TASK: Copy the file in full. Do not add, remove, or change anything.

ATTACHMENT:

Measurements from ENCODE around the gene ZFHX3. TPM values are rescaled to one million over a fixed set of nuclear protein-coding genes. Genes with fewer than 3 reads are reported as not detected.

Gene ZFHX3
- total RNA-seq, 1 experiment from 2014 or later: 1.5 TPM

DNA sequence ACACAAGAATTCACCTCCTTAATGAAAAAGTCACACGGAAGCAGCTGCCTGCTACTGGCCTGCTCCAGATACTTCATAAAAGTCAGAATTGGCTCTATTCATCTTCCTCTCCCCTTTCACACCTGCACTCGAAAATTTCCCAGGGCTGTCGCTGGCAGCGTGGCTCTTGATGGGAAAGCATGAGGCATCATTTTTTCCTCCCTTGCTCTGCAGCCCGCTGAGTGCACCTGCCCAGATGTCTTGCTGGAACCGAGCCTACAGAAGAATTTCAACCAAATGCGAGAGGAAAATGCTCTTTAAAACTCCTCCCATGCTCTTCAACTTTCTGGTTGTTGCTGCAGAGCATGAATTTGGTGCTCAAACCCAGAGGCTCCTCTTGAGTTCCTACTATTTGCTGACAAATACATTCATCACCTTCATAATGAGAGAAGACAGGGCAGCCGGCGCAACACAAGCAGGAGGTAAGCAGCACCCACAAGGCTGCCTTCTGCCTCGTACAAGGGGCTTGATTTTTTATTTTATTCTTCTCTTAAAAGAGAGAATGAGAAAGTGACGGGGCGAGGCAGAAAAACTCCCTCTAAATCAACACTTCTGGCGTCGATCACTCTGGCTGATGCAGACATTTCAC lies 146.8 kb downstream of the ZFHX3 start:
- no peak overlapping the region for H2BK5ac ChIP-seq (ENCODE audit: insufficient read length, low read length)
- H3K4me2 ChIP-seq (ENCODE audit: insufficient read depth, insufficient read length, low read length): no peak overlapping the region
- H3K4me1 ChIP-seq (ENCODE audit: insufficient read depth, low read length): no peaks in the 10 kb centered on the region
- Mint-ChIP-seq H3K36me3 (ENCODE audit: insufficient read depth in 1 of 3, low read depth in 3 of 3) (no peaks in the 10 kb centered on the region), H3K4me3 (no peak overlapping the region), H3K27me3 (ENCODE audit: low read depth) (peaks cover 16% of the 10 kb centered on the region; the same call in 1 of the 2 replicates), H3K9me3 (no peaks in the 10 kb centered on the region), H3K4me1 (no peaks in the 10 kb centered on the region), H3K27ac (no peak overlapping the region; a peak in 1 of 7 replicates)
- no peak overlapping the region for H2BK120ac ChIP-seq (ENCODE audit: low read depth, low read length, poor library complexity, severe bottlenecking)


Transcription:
Measurements from ENCODE around the gene ZFHX3. TPM values are rescaled to one million over a fixed set of nuclear protein-coding genes. Genes with fewer than 3 reads are reported as not detected.

Gene ZFHX3
- total RNA-seq, 1 experiment from 2014 or later: 1.5 TPM

DNA sequence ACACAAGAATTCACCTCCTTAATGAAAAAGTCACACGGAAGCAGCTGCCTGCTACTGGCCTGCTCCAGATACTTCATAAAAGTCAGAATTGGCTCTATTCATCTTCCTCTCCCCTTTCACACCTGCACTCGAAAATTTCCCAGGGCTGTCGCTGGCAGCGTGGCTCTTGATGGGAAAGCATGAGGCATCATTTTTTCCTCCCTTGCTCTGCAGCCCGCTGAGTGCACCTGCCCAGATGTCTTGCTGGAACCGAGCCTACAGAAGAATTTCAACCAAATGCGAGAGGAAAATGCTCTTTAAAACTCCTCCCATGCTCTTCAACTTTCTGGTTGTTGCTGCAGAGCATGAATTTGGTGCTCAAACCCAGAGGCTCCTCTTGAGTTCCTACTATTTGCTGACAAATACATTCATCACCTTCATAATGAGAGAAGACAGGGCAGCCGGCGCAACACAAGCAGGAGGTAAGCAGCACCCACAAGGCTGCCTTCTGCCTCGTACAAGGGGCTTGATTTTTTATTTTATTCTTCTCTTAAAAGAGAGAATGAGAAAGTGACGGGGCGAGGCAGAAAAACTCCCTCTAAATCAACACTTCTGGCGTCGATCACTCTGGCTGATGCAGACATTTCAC lies 146.8 kb downstream of the ZFHX3 start:
- no peak overlapping the region for H2BK5ac ChIP-seq (ENCODE audit: insufficient read length, low read length)
- H3K4me2 ChIP-seq (ENCODE audit: insufficient read depth, insufficient read length, low read length): no peak overlapping the region
- H3K4me1 ChIP-seq (ENCODE audit: insufficient read depth, low read length): no peaks in the 10 kb centered on the region
- Mint-ChIP-seq H3K36me3 (ENCODE audit: insufficient read depth in 1 of 3, low read depth in 3 of 3) (no peaks in the 10 kb centered on the region), H3K4me3 (no peak overlapping the region), H3K27me3 (ENCODE audit: low read depth) (peaks cover 16% of the 10 kb centered on the region; the same call in 1 of the 2 replicates), H3K9me3 (no peaks in the 10 kb centered on the region), H3K4me1 (no peaks in the 10 kb centered on the region), H3K27ac (no peak overlapping the region; a peak in 1 of 7 replicates)
- no peak overlapping the region for H2BK120ac ChIP-seq (ENCODE audit: low read depth, low read length, poor library complexity, severe bottlenecking)